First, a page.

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    Excellent Perry. I still have my Dixie Tx early model, maybe SN#2? Gigged it for years with the 2-12 Z Best front loaded cab, Weber alnico speakers. I too liked the earlier sound. I A/B'd new 66's that I got in for dealer stock and still preferred the slight ghosting and chewiness of the original.. I named the amp Rte 66. Also named the Mazerati amp, and had the first 30 watter made for myself. The good old days..


    QUOTE="PerryR, post: 29670036, member: 109"]The early ones had less filtering, Z soon after raised the Voltage a bit (different power transformer) and then increased the filtering to eliminate the ghosting.

    Z had 2 or 3 prototypes, and I got to spend time with one, Z even had me change a few things while I had it. When it was done I bought the first production head, the first 20 or so had Dixie Sound power transformers that were a bit lower voltage, and of course the lower filtering as well. Those earliest 66's had a little extra 'Primitive Vibe' going on and man I wouldn't change a thing. I bought a later one (after he was cited for ghosting lol), and preferred my original. I asked Z if he would make me one like my original, and lucky for me he had held onto one of those original Dixie Trannies and hooked me up with a Gold paneled Route 66 Orig recipe. My 2 Route 66's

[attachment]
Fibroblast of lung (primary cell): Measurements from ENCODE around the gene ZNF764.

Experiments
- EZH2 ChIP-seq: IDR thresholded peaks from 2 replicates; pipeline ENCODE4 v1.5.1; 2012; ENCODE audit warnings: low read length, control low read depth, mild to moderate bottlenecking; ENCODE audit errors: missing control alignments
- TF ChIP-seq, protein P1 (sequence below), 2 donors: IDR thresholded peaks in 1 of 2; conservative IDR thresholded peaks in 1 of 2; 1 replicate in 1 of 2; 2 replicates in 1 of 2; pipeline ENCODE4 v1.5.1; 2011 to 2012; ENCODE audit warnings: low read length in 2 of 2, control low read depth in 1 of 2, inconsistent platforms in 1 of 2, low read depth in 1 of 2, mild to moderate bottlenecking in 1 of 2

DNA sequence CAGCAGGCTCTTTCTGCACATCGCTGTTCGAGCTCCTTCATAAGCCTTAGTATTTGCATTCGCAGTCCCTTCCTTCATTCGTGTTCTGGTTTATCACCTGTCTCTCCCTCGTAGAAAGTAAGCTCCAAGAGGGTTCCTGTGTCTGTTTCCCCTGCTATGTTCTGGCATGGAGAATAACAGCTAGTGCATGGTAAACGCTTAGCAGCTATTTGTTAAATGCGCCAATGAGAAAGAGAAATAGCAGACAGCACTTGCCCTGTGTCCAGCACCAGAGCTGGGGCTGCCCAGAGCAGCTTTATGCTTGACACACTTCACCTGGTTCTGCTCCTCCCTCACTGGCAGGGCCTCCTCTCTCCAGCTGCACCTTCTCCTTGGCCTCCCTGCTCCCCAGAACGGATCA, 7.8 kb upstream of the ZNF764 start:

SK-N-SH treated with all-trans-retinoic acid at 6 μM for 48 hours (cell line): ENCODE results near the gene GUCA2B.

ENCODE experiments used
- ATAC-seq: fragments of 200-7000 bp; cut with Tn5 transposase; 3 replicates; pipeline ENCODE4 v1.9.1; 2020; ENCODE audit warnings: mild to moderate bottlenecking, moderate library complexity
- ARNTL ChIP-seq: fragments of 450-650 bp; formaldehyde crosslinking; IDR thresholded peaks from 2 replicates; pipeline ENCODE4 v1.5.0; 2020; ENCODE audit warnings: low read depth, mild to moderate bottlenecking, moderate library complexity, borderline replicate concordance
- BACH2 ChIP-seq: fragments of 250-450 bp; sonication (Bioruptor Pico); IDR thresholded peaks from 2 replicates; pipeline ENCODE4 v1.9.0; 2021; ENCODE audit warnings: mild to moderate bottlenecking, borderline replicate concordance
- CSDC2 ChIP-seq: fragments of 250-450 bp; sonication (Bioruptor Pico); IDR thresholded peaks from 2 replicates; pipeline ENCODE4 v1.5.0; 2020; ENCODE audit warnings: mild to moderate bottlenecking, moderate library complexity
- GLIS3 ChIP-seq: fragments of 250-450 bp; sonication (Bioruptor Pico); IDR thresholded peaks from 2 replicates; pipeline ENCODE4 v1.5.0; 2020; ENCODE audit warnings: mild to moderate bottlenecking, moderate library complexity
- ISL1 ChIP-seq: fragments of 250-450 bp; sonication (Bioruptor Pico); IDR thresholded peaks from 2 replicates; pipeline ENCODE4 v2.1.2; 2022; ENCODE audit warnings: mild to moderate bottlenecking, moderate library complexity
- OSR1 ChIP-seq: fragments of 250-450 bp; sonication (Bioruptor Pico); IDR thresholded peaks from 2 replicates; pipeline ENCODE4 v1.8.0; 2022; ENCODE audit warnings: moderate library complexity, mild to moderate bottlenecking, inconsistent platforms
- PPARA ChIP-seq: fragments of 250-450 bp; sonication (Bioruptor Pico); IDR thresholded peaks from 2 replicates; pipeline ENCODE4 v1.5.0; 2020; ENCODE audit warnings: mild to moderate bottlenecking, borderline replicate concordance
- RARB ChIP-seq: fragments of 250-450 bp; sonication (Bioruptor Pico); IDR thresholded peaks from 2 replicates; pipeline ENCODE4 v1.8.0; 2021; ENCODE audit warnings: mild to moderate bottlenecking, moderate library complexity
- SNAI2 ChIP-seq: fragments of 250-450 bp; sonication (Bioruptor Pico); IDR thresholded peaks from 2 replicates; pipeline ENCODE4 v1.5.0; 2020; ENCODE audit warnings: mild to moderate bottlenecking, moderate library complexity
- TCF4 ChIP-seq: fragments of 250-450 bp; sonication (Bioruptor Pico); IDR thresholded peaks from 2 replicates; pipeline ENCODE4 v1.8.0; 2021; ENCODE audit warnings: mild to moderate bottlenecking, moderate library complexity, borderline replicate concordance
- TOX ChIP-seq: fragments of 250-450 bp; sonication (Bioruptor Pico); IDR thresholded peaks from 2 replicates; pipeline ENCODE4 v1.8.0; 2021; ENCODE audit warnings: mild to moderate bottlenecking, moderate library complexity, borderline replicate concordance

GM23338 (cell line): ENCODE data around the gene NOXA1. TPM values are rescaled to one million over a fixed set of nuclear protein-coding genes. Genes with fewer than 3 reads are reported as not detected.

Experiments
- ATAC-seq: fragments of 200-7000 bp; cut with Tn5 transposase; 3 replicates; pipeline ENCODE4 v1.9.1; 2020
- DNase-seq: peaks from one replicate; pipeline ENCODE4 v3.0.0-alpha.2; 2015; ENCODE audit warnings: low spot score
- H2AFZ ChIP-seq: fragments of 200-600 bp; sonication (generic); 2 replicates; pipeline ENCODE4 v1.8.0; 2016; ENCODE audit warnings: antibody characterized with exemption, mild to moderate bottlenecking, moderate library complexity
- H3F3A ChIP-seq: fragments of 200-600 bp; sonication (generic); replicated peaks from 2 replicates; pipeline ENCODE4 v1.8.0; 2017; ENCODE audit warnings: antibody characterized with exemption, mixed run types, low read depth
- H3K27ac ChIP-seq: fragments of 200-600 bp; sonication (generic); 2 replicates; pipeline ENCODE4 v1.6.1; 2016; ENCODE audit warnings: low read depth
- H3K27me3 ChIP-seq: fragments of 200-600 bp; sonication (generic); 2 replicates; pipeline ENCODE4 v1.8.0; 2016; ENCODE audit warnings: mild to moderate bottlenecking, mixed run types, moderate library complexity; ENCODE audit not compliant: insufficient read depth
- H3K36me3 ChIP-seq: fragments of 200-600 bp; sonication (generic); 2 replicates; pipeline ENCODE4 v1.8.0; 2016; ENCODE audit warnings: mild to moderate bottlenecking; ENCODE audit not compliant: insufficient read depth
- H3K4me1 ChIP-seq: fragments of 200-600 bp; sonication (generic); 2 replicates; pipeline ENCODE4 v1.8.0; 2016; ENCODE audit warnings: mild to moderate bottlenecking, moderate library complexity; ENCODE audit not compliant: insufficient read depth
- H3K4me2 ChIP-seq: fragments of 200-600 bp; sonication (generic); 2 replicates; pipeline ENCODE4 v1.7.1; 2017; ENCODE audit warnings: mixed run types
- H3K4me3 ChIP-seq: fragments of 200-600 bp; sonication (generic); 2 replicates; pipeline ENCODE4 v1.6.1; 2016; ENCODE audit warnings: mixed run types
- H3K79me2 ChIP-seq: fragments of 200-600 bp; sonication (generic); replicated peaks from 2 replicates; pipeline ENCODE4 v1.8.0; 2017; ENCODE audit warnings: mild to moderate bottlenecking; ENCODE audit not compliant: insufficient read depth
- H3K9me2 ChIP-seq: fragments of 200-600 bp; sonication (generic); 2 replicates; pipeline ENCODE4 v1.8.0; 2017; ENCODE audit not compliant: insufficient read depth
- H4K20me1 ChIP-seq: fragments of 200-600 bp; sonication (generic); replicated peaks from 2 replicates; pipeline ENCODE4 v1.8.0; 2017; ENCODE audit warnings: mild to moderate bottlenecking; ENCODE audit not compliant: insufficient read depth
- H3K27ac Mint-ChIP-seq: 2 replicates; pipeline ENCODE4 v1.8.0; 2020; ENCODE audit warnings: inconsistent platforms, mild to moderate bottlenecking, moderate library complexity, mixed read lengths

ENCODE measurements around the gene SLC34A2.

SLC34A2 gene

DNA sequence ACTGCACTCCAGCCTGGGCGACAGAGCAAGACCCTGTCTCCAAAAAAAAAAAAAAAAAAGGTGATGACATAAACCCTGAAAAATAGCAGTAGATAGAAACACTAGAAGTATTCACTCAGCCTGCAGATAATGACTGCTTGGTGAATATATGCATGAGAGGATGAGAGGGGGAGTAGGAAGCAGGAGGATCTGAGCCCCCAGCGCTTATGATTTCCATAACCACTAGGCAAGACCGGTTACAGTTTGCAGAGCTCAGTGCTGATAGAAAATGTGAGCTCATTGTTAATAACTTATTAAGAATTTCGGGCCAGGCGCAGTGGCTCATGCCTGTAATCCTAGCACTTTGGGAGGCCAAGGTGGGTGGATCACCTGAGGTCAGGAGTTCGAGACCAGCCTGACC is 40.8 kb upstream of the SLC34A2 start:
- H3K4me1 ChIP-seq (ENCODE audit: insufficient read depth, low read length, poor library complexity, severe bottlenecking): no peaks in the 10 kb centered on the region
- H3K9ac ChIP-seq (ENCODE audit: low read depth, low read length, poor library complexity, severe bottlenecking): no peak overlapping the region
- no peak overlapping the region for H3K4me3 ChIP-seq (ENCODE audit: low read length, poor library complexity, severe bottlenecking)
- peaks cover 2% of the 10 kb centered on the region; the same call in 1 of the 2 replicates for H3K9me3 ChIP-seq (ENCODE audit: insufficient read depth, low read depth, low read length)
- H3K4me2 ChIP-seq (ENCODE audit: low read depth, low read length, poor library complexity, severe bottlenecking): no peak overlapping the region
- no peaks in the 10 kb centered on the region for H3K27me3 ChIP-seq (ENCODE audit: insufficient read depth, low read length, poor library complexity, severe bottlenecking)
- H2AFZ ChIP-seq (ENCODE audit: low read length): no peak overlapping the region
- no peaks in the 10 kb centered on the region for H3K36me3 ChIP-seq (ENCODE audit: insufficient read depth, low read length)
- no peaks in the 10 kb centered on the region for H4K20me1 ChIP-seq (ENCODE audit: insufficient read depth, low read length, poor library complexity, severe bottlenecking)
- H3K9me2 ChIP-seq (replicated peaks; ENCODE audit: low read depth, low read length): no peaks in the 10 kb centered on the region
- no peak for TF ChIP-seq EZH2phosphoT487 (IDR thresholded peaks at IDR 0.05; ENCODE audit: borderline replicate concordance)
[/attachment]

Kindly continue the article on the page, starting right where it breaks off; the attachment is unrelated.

[/QUOTE]
     
  11. PerryR

    PerryR Silver Supporting Member

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    Yep, you’ve always been a step ahead of us Fred!! I forgot the original Zbest was front loaded, and I bet those Weber’s sound good front loaded, kinda like the original Tone Tubby.

    I forgot you named the Route 66, good call

    So the 66 you have was likely one of the Prototypes, and if I remember correctly it was the one I had for a bit and sent on to you.. yep, good ol days!
     
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  12. Serious Poo

    Serious Poo Powered by Coffee Gold Supporting Member

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    Awesome. I always wondered why the early ones sounded so good, thanks for the info. Had #17 for a long time, eventually sold it like an idiot, played some more recent ones, and now have #5.
     
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  13. scelerat

    scelerat Silver Supporting Member